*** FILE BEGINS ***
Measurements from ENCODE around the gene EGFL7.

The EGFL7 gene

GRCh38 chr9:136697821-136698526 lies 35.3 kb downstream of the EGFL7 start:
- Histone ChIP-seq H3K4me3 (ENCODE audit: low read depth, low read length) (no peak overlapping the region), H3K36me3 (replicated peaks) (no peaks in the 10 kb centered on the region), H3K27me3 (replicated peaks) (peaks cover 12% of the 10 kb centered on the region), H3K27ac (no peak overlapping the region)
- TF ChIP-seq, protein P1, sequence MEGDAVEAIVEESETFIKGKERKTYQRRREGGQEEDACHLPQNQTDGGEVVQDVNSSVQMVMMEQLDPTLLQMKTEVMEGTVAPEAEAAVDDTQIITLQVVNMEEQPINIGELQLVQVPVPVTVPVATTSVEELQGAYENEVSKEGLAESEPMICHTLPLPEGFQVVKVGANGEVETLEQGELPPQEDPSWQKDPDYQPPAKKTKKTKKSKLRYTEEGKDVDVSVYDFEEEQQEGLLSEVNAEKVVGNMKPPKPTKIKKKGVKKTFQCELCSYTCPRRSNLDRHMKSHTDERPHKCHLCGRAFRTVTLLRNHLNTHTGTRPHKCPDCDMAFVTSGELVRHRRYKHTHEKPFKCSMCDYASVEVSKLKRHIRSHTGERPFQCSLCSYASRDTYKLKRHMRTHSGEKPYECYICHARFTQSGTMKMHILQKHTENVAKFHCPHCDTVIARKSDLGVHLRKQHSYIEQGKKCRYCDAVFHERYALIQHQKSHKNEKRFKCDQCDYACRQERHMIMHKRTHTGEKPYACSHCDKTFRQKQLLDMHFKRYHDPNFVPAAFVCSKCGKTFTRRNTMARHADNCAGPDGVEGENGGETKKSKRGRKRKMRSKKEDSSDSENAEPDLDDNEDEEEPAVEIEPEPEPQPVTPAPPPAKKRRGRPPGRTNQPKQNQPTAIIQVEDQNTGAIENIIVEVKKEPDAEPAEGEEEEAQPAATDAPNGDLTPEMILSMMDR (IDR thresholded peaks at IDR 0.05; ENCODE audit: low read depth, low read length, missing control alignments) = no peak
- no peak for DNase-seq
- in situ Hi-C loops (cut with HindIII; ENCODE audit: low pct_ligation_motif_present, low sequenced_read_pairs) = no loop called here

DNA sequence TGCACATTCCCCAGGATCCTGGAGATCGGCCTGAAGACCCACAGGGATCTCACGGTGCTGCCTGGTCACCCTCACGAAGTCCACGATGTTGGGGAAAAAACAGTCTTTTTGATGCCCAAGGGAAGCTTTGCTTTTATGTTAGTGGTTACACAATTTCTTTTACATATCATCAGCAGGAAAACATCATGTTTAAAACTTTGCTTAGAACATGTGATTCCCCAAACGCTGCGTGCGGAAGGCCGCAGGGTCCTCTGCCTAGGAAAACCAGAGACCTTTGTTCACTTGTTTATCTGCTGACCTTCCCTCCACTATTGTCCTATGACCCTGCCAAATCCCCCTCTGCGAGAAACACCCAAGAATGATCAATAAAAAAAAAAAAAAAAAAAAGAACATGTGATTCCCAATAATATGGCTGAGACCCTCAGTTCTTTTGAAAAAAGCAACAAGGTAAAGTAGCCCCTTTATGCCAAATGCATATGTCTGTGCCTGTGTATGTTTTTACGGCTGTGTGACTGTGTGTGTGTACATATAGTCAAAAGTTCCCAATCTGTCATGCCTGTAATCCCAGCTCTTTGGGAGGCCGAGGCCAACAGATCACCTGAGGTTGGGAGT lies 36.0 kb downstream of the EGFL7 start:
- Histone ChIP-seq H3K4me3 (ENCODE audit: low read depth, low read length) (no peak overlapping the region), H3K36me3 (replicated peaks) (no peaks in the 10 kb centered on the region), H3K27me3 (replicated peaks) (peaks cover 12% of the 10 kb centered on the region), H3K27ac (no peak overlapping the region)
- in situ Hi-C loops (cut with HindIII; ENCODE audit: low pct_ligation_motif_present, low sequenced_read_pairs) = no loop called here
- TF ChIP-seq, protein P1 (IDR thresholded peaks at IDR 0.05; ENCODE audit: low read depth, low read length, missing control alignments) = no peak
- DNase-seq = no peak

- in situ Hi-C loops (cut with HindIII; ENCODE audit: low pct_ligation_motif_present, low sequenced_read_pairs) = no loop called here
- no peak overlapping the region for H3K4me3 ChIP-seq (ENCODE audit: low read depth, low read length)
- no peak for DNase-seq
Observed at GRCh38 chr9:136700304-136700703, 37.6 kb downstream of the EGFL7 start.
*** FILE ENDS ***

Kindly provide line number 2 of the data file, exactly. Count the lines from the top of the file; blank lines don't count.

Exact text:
The EGFL7 gene